Managers now oversee entirely remote teams, in most cases. But we weren’t given time or guidance on how to manage effectively from afar. That balanced, hands-on, hands-off management style you once prized might not translate to a fully virtual workplace. The spontaneous conversations that once took place while grabbing coffee or passing someone’s desk now require setting up a Zoom link or spelling it out on Slack. Those weekly 1:1s with direct reports might feel awkward on video chat, or harder to focus when kids and pets run amok in the background.
How can managers manage effectively from home during this pandemic? Our research points to these guidelines.
Be wildly flexible. Above all, we must remember the scale of this change. We are not simply working from home, we are responding to a pandemic, following (or consciously avoiding) unprecedented breaking news, dramatically changing where and how we spend our time, and home-schooling kids for the rest of the academic year. Everyone is operating under high stress. No matter the frustration—maybe someone keeps missing standup, or disappears from Slack at random hours—understand that people are likely showing up the best they can. Be conscious of supporting your team, rather than demanding explanations, and opt to give employees the benefit of the doubt.
Practice over-communication. With a dramatic reduction in casual conversations, we find ourselves communicating only through 45-minute video meetings. Questions that may have prompted a quick trip to your dev’s desk now leave us stumped, alone at home. This is the time to communicate, communicate, communicate. Try summarizing your Slack conversations with the key takeaways so that everyone leaves in alignment, or clarify if your questions require immediate action or deeper thought. Given the likely duration of social distancing ahead, you might take the time to create new Slack channels or remote etiquette that addresses today’s unique needs. When in doubt, overshare.
Share more from behind the scenes. Every day reveals new questions or uncertainties. People crave information about what’s expected to happen next week, next month, or for the rest of the year. Include your team in updates about work priorities, process changes, or company news as much as possible. What used to seem restricted to leadership now has greater impact on your team members’ lives; it’s both expected and respected to increase transparency during this time.
Encourage frequent games of “Show & Tell.” Everybody adjusts in their own way. From all the homemade standing desks to the creative freezer-and-pantry meals, we can learn a lot from each other to optimize our home lives. Have you found a way to recreate your favorite takeout? Is the laundry room a surprisingly excellent location for Deep Work? How is your dog coping? The more we pull back the curtain, the more connected we feel—and the more we can make from our distance.
Find an excellent note-taker for meetings. Attending video chat meetings just isn’t the same as in-person collaboration. Add wayward kids and buzzing Instant Pots in the background, and you’re managing newfound distractions. To get more value out of virtual meetings, choose someone to take detailed notes with clear action items, and share them broadly afterward. This will also help those team members that have to skip occasional meetings to attend to their second job of home-schooling.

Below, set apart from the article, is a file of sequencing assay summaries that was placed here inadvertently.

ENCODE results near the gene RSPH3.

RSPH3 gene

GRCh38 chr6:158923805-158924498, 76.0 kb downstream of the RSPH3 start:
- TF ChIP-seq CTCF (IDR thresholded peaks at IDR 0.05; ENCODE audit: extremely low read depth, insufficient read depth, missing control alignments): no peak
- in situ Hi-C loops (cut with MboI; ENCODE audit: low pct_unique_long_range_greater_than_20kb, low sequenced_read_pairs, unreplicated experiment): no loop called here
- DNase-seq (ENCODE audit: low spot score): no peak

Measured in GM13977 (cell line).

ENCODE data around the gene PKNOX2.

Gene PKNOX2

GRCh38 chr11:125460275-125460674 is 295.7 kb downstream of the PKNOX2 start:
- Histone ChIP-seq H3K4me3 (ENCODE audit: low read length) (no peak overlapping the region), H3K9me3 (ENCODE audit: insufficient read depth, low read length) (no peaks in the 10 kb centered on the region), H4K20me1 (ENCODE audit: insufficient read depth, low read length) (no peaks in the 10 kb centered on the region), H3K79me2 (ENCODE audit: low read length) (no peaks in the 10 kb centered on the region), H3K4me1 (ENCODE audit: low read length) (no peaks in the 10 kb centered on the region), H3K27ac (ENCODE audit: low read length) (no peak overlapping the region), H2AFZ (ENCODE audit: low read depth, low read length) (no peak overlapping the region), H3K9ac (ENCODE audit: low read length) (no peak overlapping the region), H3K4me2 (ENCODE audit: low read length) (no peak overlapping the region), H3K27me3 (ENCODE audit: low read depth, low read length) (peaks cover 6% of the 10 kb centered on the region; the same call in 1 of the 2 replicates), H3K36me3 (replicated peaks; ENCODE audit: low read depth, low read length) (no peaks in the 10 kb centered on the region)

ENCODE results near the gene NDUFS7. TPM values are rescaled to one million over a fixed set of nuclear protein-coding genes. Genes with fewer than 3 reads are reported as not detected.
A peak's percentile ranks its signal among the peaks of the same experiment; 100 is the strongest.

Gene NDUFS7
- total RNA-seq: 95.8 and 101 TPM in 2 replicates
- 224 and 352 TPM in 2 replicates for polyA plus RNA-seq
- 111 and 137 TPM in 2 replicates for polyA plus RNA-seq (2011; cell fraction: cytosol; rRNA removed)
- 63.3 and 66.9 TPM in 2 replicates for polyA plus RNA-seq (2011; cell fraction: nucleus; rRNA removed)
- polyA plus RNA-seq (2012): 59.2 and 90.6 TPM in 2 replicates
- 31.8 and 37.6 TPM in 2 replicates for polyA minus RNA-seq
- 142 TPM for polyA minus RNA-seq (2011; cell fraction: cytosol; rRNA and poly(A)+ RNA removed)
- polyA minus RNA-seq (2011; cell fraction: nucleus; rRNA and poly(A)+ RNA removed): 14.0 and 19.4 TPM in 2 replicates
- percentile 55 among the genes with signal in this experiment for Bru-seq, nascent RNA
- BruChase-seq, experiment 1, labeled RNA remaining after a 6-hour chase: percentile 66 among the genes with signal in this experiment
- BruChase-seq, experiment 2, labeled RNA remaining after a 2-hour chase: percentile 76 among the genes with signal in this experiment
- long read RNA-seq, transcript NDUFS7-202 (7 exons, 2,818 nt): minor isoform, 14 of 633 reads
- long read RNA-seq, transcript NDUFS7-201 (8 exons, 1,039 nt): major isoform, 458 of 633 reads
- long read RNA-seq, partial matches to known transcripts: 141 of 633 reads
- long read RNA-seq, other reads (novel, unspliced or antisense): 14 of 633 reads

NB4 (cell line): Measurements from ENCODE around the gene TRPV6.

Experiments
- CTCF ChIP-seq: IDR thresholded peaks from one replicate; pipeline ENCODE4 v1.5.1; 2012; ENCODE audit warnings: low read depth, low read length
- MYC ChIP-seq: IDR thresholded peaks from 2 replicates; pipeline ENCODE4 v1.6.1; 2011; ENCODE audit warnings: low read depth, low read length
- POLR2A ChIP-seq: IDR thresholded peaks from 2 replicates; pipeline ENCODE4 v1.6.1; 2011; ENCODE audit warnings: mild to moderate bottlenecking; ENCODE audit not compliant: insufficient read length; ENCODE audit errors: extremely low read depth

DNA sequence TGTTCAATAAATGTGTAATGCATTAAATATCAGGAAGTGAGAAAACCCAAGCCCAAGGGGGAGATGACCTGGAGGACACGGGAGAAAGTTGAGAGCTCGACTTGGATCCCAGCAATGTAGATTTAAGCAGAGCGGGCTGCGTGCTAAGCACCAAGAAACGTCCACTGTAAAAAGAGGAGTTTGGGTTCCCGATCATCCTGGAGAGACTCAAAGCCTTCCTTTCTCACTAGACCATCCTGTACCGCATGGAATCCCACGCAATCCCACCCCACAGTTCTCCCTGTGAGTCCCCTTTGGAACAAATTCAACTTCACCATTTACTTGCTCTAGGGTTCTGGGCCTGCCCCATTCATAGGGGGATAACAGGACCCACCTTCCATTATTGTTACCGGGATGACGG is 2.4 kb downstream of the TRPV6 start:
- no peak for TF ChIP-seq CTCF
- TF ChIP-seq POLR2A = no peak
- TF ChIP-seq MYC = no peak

Maintain your weekly 1:1 rotation. This radically different way of life may increase or decrease your communication with direct reports. Whether you’re talking more on Slack or missing those daily coffee chats, your weekly 1:1s are more important than ever. Remote work might raise more questions or need for updates—and if those are being cleared by a light workload or constant Slack chatter, use the time to connect on mental or emotional health. We’re managing so much more than our jobs right now, we can all use an extra check-in.
Trust your employees. Micromanaging is so pre-pandemic. Looking at today’s circumstances more seriously, we see significant change in every aspect of our lives. Instead of tracking how every hour is spent or which employees take a mid-morning break for fresh air, use the (relevant) data you have available. Uplevel looks at Jira tickets, meeting health, and numerous daily factors that indicate productivity. Communicate clear goals and priorities with your employees and use your 1:1s to broadly address progress and feedback, but avoid worrying about exactly when and how they go about hitting those goals.
Forget about work. (Occasionally!) Each week feels like a lifetime. We have so much swimming in our brains that Jira may feel intangible compared to “real life” at times. It’s okay to admit that work is just one area of our focus. After checking on projects, remember to pause and simply ask how people are doing. How is their family managing? What are they loving for stress relief? Which Spotify playlists are on repeat? Give people an outlet for venting, connecting, or expressing needs beyond work. At Uplevel, we’ve been continuing our Friday lunch game time with remote games, like Codenames, Jeopardy, and Pictionary. It might seem like a superfluous tradition in unusual times, but now, we value it even more.
Our best tool during this novel era is adaptability. No matter how you re-shape your working style to fit today’s mold, remember that flexibility and understanding play the most significant roles in our success. We’re wishing you the best—and we welcome any learnings or questions you’ve found in self-isolation.